Arts & Life
Canstar Community News
"In a world so full of people, how can I feel so alone?"
I wrote this in 2013 during a time in which I was struggling with a great loss in my life, alcohol abuse and regular drug use. I had lost a very close friend to cancer and I needed help and couldn’t find it — there was no easy access to regular mental health professionals — psychologists and psychotherapists only travel to the North once a month. There was also no access to treatment facilities — the one treatment centre in the territory closed that same year — or anyone I felt that I could talk to about what or how I was feeling.
So I left everything, went to the ocean to recover and though I lost another dear friend to cancer in those three months and two more friends to suicide I managed to stop abusing drugs and alcohol and work on my mental health.
I’m no stranger to thinking about ending my time here or to the loss attached to suicide. I’ve lost a brother to it, more friends than I care to count and a lover — suicide has touched just about every aspect of my life.
But we need to talk. It needs to be out in the open. I’m better now, mentally, but I have to work at it every day and I do take advantage of talking with wellness counsellors as often as possible.
However, part of that work means not being ashamed to share my experience in the hope that it changes at least one person’s mind about ending their life. That this world is worth staying in.
But that can be a hard picture to imagine for many youth and adults who live in similar situations in remote communities that don’t have access to addictions, trauma or mental health care workers.
Suicide rates in Manitoba have an eerie resemblance to those in the Northwest Territories and the lack of addictions and mental health care availability in remote communities parallels the territory as well.
The Manitoba Advocate for Children and Youth released a report in May and in that report it stated that suicide is the leading cause of deaths in the province for youth aged 10 to 17 — double that of the national average.
It also says that two years after the release of the provincial government’s Virgo Report, little has been done to improve public mental health and addictions services.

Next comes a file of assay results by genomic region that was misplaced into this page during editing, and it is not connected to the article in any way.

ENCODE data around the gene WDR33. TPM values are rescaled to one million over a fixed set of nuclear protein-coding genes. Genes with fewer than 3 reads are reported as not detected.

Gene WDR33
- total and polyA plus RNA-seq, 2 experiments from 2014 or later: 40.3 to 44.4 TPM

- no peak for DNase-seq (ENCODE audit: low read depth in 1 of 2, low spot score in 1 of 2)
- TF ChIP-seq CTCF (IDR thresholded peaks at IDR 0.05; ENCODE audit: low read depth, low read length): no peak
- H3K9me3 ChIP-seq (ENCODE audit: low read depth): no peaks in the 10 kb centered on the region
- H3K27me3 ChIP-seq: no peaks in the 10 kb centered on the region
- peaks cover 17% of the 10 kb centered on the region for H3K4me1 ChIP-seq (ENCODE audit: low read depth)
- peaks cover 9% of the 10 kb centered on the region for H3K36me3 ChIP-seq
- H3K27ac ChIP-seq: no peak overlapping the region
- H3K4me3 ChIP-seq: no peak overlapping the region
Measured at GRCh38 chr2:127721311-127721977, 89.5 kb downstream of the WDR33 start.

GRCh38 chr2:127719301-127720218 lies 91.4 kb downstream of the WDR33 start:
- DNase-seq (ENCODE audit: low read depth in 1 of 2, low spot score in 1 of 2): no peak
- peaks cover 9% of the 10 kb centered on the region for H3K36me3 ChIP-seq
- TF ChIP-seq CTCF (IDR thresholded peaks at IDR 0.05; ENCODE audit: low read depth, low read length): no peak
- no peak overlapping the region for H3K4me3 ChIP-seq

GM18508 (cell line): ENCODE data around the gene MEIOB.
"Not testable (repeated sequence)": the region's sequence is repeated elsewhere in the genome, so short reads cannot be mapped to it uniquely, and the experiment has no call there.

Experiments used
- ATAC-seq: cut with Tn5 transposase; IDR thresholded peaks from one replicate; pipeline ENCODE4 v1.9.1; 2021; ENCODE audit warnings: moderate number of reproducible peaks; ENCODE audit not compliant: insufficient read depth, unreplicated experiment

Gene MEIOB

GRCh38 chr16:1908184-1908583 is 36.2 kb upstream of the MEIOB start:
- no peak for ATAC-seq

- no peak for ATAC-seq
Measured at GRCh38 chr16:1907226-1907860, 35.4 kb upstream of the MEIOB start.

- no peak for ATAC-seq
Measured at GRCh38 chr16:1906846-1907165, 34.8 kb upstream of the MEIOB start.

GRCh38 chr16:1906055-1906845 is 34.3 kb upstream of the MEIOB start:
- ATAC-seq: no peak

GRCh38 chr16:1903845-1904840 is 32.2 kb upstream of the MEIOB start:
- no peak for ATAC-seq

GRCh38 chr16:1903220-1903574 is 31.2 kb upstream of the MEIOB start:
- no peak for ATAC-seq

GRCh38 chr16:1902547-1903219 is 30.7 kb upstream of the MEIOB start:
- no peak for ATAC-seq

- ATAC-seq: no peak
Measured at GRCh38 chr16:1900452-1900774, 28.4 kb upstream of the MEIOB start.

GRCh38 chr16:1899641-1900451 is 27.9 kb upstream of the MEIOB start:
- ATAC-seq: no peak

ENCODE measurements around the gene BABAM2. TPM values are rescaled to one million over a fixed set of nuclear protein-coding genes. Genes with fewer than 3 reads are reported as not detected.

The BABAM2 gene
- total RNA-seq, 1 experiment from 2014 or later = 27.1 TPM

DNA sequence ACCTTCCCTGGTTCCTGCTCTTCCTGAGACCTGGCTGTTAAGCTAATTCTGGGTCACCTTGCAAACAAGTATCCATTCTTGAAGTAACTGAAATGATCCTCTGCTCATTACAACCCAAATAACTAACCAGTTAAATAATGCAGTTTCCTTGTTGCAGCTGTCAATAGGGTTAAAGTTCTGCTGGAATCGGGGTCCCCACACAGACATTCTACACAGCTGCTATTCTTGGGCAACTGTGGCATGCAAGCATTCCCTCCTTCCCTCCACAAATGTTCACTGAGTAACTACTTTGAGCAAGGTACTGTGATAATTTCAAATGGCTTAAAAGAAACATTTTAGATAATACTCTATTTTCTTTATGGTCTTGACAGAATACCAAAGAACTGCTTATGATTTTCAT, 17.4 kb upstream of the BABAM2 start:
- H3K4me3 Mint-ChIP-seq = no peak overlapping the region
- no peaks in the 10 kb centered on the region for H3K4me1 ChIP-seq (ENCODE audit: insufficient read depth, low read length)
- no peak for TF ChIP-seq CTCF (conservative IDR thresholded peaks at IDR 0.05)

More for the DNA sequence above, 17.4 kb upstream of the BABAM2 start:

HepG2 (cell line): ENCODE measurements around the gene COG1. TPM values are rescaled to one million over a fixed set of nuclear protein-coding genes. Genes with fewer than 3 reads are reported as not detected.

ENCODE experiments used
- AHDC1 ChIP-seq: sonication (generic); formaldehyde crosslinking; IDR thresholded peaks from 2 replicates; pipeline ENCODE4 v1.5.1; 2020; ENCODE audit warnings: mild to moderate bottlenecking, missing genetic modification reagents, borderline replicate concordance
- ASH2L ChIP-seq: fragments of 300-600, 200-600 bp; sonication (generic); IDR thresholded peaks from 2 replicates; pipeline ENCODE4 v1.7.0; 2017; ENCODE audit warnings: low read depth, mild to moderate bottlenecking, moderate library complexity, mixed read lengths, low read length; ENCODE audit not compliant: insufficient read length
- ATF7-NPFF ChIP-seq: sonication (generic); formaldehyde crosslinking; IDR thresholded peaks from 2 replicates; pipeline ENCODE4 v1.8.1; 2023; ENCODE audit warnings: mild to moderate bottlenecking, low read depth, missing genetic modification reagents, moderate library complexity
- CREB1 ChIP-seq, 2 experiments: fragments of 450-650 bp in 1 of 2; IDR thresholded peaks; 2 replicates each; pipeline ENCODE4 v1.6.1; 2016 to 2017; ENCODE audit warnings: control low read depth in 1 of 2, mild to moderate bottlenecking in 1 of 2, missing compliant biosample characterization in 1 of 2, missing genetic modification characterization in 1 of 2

Let’s be honest; it shouldn’t take more reports, more strategies, more frameworks, to understand this issue — enough of those have been done to kill an entire forest.
Our children and our families are suffering, our communities are suffering, our fellow human beings are suffering and not enough is being done to address these issues.
The suicide walk at Sioux Valley Dakota Nation is just one example of communities that are dealing with a dire situation. Sioux Valley declared a state of emergency after the community was left reeling from four deaths by suicide — three within a week.
And yes, it’s easy to turn a blind eye to the people in remote communities, or on the streets of your community and say it isn’t your problem. That is, until it happens to you and suddenly when you need that support the most and it isn’t there.
We need the government to deal with this crisis, because reports and strategies just aren’t measuring up anymore.
But, that will take us, the people who live with the ripples of loss, to fight harder than ever to get those addictions and mental health workers in place so the real work can begin and we start to see those suicide death rates drop or disappear completely.
I’ve said this many times over the past six months of this pandemic — we’ve seen how fast the federal, provincial and territorial governments can act when it’s urgent.
It’s time to set our priorities straight and put pressure to act now to get those recommendations from the Manitoba Advocate for Children and Youth report addressed with the urgency it calls for.
All Manitobans, especially our children and the marginalized deserve to have access to addictions and mental health professionals and long-term treatments in the communities where they live.
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